Several antenatal outcomes have been associated with obesity in pregnancy. In this audit, the complications that were found in morbidly obese women were gestational hypertension, gestational diabetes, suspected fetal macrosomia, intrauterine growth restriction, preeclampsia and placenta previa. These complications are consistent with findings from R Scoot-Pillai and colleagues on the impact of body mass index on maternal and neonatal outcomes: a retrospective study in a UK obstetric population, 2004-2011. Other studies have also confirmed this          . Furthermore, Vaswani and associates in their study of “pregnancy outcomes in a population with highprevalence of obesity: How bad is it?” revealed that obese women were about 5 times more likely to develop hypertensive disorders of pregnancy (OR = 4.97, 95% CI, 1.35 - 18.33, p = 0.016) and 4 times more likely to develop gestationaldiabetes .
Obesity in pregnancy is associated with increased risk of operative delivery, and interestingly this audit revealed that morbidly obese women had more normal births than forceps and caesarean section. This is not the usual case, and although the causal relationship between obesity and operative delivery remains unclear, several studies have documented an increase in operative deliveries especially in the morbidly obese compared to the none obese   .
Intrapartum complications such as induced labour, slow labour, increased risk of caesarean section, shoulder dystocia and perineal tears are increased in obese women and especially in the morbidly obese women, and interestingly this audit did not reveal any adverse intrapartum outcome in the morbidly obese women. This may be due to the small sample size. On the contrary, a study by Permanand and colleagues in their “comparative study of obstetric outcome in overweight and obese women” found intrapartum complications such as increased risk of caesarean section, difficult anaesthesia, excess blood loss and prolonged surgery was more in this group . This has also be confirmed by several other studies and publications     .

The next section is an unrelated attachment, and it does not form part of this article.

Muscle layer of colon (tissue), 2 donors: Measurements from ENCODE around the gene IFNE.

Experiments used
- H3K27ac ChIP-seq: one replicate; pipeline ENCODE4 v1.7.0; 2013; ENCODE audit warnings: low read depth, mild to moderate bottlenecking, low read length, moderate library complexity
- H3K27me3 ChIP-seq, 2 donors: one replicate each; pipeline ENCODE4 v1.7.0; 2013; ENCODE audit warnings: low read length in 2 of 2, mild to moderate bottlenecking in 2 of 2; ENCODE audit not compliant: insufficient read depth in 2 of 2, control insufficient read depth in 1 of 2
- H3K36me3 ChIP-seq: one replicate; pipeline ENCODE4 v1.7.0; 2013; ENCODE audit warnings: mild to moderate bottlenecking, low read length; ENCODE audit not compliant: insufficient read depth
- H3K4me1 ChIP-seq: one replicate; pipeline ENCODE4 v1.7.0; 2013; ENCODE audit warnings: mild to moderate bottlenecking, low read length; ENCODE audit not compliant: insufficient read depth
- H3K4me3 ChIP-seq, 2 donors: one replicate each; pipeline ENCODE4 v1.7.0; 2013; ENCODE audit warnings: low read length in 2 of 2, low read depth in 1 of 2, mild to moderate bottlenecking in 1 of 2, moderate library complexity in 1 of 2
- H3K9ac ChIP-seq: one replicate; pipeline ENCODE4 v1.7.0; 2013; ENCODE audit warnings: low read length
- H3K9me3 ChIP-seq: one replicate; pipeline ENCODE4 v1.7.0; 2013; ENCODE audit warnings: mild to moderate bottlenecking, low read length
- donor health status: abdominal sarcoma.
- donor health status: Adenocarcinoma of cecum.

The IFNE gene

This audit also revealed that certain postpartum complications are more common in morbidly obese women. Most of the patients in the audit had no complications and the complications discovered were, postpartum haemorrhage, postpartum hypertension, and wound dehiscence and wound infections. This has been highlighted by several studies on this subject       .
Neonatal concerns and outcome was also was considered, and the audit found that the majority of the morbidly obese parturient (77%) had no foetal or neonatal complications. Of the complications, 18% were macrosomic babies, 3% had congenital abnormalities and stillbirth in 2%, and 5% of babies had of low 5th minute Apgar score of less than 7. This is also corroborated by several studies 
Box 1. Key assurances, areas of development, negative issues and recommendations.
 . Joan Crane and associates in their study of maternal and perinatal outcomes of extreme obesity in pregnancy discovered that neonatal complications including macrosomia, neonatal metabolic abnormalities, neonatal intensive care admission, and stillbirth, were also more frequent in obese women even after adjusting for maternalage, parity, smoking, partner status, and gestational age .
When comparing with the auditable criteria in the RCOG guidelines, it was found that the standard of care was 92.67% compliant with recommended standards. The compliance is very impressive with room for improvement. The key areas of assurances and development, as well as recommendations, are displayed in Box 1.
Obesity is widely known to be associated with adverse outcome in pregnancy, and this is said to be more conspicuous in the morbidly obese women. This audit revealed and corroborated with existing studies that morbidly obese women in our obstetric population were at risk of some of the unfavourable pregnancy outcomes. Managing these complications can be quite challenging and usually requires multidisciplinary input across a range of specialities. In trying to reduce some of these burdens, it is imperative that preconception counselling and care to achieve the ideal body weight before pregnancy with a healthy diet and lifestyle should be encouraged and emphasized. Also, optimizing medical and obstetric comorbidities such as gestational diabetes, and hypertension should also be a goal. Furthermore, early recognition and treatment of the complications will go a long way in improving pregnancy outcomes and minimizing the implications of the weight and obesity-related comorbidities in pregnancy.